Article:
- With full-time workers, the cost of paying $1 could mean $1.50 for your business.
- You don’t need to pay state taxes or shell out funds on local mandated benefits with freelancers.
- There are no paid leave or company outings that need to be considered.
Freelancers are experts and specialists
Looking for the best talent to work with your business is not easy, and offering a position to a highly qualified employee can be an expensive proposition. What if you only need a skilled professional for short-term projects? Or a dedicated expert to fill in a small role only when needed? A full-time employee won’t give you such flexibility compared with independent contractors.
A good freelancer knows their craft well and most of them are proficient in different industries, so you’ll definitely find that much-needed expert without the costs and responsibilities of hiring full-time workers. You can outsource everything you need, from writing and content creation to managing social media, building marketing strategies, website programming, and more.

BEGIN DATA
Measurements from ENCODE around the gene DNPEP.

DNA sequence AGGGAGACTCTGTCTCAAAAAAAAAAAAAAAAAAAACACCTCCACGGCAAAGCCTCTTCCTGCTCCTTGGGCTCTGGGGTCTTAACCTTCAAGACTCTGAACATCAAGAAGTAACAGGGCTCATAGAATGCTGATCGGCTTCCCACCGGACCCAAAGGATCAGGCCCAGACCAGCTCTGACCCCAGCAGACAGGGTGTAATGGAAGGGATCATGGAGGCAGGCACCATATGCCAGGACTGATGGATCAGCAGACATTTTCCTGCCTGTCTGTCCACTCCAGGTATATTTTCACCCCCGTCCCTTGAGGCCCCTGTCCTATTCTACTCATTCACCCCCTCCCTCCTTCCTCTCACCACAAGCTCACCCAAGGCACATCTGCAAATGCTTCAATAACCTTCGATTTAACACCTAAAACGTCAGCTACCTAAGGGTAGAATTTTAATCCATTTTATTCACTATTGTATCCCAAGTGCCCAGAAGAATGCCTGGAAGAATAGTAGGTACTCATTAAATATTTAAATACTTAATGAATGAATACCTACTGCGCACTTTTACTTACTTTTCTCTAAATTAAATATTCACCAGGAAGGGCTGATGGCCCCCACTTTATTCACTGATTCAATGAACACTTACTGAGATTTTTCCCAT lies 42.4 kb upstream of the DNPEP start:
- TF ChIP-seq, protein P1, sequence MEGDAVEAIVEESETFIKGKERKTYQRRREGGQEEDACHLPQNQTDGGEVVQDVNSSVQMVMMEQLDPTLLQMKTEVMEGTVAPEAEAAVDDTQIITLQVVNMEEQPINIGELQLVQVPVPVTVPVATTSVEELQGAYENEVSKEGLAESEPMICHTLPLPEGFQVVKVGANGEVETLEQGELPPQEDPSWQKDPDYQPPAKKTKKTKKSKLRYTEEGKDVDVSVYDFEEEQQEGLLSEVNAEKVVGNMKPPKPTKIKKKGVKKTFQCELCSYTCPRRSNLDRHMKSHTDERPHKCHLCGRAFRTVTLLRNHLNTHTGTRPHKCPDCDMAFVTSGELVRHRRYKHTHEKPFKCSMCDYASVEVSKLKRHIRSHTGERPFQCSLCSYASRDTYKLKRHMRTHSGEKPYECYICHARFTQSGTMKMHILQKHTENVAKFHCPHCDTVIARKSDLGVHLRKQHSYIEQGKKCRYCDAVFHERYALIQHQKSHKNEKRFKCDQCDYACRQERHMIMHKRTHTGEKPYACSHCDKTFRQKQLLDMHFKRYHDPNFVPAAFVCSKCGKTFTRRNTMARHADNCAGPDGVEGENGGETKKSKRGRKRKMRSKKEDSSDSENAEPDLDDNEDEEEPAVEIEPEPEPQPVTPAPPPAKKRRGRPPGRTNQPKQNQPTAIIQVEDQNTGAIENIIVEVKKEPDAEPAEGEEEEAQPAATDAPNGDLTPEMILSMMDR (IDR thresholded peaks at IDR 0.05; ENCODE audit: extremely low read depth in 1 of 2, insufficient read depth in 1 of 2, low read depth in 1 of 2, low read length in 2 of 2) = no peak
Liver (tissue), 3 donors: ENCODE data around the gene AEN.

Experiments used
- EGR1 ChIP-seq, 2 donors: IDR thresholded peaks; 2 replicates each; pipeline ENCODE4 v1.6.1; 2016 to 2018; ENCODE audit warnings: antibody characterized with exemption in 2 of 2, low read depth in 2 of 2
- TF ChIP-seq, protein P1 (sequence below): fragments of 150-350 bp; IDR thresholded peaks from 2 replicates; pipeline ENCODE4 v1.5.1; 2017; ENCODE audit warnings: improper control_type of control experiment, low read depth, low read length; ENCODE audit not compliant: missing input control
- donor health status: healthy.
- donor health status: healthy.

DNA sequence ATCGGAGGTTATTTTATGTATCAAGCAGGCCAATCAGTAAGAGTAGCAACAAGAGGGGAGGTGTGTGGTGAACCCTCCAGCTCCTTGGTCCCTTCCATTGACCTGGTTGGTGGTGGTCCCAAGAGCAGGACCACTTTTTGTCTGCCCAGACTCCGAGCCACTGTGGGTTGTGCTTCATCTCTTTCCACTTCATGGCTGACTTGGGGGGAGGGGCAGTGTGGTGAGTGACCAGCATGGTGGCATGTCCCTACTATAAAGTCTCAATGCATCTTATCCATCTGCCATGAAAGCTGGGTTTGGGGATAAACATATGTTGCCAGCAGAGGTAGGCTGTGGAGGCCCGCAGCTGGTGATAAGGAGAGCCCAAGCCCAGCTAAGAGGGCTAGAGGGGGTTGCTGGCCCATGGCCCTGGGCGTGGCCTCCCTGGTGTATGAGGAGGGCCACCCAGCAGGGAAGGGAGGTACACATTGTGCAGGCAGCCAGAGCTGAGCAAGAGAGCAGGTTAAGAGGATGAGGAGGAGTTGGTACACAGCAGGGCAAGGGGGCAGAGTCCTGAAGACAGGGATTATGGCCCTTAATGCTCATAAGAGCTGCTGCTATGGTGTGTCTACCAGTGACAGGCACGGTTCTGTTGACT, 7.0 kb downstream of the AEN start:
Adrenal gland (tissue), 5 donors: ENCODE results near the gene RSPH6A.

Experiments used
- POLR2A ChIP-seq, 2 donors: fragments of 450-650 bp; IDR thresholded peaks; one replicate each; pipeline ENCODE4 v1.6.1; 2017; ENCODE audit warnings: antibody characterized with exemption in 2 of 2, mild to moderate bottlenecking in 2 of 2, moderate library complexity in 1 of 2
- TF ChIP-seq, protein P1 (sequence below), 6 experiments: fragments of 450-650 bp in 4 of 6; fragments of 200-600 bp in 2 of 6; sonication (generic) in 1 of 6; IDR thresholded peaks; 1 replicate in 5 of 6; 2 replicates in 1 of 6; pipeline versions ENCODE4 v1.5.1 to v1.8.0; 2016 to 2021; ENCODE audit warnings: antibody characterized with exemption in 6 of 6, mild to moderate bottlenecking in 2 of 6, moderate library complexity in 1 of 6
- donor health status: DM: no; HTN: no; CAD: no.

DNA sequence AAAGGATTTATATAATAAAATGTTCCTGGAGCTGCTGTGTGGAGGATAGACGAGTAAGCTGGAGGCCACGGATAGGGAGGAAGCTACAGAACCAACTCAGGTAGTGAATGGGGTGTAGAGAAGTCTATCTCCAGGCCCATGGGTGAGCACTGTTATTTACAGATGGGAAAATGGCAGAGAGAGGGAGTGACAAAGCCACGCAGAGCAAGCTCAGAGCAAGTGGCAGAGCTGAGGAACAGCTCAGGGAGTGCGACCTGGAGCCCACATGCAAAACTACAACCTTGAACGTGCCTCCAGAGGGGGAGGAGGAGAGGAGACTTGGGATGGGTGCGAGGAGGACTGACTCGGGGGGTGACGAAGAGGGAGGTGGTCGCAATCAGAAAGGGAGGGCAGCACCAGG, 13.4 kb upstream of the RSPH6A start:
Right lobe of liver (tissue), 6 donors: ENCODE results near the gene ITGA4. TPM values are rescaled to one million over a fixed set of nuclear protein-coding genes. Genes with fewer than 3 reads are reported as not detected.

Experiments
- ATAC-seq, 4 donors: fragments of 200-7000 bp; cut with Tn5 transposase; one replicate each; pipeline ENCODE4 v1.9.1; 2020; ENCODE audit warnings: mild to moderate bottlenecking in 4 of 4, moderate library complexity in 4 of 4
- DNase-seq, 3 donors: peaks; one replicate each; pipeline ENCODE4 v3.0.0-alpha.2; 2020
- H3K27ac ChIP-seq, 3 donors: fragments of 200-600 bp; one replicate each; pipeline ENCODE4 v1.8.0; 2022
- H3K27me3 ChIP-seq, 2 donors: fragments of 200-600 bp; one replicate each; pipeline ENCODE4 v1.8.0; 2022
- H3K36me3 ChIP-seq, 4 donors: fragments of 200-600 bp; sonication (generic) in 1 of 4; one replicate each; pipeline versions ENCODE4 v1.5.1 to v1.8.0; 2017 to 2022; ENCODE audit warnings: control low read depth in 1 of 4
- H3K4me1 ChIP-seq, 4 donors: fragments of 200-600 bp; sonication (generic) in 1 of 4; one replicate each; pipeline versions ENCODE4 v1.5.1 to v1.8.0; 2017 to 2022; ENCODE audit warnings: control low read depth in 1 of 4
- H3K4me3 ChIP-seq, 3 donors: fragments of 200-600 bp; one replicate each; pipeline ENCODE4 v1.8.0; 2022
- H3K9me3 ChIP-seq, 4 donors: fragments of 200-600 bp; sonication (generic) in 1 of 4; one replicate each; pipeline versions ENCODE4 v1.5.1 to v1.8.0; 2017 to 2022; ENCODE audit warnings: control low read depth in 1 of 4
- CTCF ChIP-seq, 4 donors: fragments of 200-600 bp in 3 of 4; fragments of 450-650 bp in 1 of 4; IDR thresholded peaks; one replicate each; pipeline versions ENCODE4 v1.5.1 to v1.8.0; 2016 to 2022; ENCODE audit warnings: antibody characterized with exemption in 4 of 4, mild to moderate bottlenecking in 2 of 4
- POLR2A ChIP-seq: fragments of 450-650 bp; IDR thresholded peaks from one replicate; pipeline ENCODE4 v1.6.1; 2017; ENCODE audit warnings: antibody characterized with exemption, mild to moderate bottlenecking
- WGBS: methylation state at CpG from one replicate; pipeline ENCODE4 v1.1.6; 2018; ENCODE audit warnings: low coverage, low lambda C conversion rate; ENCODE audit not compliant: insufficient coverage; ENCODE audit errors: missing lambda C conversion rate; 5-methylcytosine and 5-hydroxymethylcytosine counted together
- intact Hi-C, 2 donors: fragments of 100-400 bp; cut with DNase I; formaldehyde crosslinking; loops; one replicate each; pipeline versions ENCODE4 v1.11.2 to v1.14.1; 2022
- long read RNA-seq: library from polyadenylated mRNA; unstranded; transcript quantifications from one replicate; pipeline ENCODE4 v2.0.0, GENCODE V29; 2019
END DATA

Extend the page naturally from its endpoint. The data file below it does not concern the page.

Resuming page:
- Be clear with your job description and what you need from the independent contractor.
- Freelancers value repeat business, and you can re-hire them anytime you need them.
- An expert and well-experienced freelancer works faster than your usual employee.
Where to hire freelance workers
Having decided that your business would benefit from freelancers, now you want to know how to hire freelancers. Doing so is actually very simple, as the online marketplace is filled with various contractors including medical practitioners, lawyers, writers, designers, and even top caliber programmers. Depending on the type of work you need, the allocated budget, and the work availability, there are different platforms to choose from.